Higher Education Reform and the Renewed Lisbon Strategy: Role of Member States and the European Commission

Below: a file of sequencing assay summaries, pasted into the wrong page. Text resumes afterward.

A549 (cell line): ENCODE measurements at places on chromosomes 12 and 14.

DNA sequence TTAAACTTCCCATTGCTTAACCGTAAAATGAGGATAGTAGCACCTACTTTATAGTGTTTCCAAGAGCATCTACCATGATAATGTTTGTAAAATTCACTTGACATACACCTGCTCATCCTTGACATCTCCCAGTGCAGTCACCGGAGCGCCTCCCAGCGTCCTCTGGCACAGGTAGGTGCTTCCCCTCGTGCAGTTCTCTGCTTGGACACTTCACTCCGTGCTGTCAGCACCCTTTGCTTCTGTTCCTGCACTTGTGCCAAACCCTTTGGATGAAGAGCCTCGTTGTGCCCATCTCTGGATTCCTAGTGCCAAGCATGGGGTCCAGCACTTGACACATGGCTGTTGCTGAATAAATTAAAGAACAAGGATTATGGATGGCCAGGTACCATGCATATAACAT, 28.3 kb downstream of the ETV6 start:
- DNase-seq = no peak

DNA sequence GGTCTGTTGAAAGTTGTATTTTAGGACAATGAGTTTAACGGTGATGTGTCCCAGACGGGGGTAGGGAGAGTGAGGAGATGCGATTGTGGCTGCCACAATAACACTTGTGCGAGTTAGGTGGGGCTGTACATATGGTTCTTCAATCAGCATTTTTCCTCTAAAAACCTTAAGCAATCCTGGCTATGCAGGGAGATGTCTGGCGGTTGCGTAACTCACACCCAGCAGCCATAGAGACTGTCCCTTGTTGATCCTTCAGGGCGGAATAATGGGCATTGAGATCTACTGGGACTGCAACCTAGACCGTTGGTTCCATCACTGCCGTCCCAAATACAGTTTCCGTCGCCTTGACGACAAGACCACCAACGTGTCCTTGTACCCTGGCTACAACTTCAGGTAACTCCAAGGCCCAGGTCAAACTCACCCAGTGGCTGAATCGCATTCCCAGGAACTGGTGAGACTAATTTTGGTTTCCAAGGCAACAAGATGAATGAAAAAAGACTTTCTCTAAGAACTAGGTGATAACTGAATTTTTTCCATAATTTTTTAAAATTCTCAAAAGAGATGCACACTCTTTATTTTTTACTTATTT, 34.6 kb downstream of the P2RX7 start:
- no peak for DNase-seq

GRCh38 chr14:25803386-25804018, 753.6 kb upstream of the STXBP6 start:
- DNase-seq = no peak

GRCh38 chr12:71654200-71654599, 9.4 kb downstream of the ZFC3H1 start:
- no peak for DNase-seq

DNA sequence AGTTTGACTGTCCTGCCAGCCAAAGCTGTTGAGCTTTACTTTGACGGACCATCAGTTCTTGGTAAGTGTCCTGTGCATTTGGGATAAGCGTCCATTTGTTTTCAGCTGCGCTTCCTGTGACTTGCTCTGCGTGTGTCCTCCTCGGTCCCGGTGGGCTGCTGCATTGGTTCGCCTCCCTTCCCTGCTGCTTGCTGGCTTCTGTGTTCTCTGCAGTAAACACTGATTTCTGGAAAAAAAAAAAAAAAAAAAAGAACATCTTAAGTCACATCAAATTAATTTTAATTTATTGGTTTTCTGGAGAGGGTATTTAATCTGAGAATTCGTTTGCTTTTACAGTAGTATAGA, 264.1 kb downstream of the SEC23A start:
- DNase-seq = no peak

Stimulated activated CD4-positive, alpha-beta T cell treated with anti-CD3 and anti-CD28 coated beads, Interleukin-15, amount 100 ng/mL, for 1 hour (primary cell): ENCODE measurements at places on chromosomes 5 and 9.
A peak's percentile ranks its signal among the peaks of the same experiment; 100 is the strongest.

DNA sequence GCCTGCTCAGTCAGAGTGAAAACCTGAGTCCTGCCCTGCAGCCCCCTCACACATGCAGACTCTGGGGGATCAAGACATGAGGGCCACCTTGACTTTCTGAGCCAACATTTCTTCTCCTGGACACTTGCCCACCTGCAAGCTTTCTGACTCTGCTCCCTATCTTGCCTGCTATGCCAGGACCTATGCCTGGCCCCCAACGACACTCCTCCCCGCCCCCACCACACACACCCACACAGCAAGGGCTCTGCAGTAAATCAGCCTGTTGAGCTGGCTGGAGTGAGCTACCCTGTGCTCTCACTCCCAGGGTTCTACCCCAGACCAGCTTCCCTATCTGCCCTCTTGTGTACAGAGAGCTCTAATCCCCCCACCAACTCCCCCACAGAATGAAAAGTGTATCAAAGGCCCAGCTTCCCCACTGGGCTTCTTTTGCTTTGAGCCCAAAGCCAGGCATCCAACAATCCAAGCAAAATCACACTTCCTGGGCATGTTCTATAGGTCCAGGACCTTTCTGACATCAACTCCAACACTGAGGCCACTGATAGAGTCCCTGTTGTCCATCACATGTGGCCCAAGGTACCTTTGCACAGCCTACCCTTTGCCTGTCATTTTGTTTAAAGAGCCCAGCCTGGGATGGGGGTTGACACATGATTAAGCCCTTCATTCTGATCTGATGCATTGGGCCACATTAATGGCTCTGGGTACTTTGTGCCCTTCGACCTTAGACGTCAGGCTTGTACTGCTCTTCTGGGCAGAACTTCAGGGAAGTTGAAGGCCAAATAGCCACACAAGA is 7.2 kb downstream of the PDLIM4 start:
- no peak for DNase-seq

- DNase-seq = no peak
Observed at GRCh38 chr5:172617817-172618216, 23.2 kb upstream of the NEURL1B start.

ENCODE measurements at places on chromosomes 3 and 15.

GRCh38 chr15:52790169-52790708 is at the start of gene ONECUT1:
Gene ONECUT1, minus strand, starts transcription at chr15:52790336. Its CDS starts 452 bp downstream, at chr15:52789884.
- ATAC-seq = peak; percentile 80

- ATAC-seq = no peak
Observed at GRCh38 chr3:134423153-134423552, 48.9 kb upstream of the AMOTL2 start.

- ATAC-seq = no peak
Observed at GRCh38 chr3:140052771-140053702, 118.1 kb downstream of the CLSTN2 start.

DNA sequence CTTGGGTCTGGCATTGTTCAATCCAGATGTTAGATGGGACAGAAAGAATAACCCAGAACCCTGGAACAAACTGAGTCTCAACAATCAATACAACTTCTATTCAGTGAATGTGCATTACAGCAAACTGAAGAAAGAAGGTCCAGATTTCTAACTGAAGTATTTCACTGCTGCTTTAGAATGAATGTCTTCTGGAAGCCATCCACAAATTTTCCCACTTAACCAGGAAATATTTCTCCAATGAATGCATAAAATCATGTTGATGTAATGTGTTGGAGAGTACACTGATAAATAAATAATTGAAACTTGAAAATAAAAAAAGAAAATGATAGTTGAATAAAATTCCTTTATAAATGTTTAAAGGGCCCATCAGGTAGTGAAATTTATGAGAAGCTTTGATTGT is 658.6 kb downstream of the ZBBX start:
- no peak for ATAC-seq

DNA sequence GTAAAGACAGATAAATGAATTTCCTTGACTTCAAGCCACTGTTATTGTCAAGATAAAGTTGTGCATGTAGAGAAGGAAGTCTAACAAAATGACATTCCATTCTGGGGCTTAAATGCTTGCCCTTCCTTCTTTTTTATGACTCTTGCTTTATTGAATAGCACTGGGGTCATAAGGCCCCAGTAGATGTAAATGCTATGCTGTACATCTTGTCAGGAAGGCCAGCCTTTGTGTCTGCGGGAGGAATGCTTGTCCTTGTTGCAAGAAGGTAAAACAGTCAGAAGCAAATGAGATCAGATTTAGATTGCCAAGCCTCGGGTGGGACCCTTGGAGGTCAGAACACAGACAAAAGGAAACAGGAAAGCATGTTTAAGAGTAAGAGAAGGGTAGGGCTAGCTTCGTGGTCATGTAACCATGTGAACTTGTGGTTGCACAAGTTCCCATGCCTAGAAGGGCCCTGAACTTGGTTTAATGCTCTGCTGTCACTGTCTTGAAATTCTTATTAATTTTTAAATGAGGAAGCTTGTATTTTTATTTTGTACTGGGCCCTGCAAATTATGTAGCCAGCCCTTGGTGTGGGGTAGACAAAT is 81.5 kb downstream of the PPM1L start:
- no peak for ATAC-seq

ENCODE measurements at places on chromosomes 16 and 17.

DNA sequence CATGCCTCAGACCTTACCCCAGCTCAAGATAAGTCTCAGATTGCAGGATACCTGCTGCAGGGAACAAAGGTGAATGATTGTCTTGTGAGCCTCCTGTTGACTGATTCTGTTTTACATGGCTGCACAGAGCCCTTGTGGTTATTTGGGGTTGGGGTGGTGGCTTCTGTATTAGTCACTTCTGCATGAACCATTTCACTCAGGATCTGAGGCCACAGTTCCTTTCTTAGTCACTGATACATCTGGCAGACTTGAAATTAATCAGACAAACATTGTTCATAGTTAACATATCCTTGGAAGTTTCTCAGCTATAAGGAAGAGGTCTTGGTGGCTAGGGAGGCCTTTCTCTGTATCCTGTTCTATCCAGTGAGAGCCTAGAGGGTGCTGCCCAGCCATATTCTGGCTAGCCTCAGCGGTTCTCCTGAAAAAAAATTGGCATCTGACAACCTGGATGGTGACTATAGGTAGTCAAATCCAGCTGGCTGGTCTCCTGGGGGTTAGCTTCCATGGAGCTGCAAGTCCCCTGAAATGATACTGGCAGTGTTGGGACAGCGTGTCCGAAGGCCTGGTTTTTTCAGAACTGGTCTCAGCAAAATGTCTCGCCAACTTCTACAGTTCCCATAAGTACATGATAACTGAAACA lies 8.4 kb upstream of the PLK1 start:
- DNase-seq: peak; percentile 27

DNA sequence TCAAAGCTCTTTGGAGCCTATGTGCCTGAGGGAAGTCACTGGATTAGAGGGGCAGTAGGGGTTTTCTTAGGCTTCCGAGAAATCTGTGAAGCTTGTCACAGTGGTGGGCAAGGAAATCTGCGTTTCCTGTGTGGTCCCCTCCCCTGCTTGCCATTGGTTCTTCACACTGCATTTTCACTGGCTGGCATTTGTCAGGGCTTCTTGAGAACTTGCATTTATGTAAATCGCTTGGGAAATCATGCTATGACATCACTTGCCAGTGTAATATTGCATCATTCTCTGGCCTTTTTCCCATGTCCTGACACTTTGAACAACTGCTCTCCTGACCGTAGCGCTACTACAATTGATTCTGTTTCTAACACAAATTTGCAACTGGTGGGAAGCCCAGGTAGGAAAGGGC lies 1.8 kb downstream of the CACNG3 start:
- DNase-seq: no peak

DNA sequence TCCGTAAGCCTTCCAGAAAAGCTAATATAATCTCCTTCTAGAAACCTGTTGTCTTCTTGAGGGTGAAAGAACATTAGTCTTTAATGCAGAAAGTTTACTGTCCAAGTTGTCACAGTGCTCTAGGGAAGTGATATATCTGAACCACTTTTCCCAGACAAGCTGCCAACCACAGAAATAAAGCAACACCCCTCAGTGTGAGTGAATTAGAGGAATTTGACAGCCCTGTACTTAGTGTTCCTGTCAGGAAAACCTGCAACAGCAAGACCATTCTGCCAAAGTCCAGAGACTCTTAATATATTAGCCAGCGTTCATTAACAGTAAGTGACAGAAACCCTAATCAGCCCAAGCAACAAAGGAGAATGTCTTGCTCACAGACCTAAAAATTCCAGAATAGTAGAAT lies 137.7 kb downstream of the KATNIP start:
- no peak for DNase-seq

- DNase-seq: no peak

Discussions on problems in higher education in Europe typically focus on rising enrolment rates, access, governance, underperformance in research and teaching, lack of internationalisation, the lack of private and public funding. Our proposals for reform are based on more autonomy for universities, higher tuition fees, more private funding, introduction of income-contingent loans, better governance, more competition and internationalisation. Taking a subsidiarity perspective, the role of the EU in reforming the higher education sector in Europe is providing mutual policy learning opportunities on higher education reforms across Member States and supporting the building of higher education infrastructure in Member States (through the Structural and FP Funds). But beyond the support to Member States policies, the EU should further develop the European dimension, through furthering the goals of the Bologna reforms, cross recognition of qualifications, funding and promoting intra-EU mobility of students, researchers and teachers. The EU should take more initiatives to facilitate global mobility and cooperation. Finally, consistent with the subsidiarity principle, the EU can develop "flagships" initiatives.
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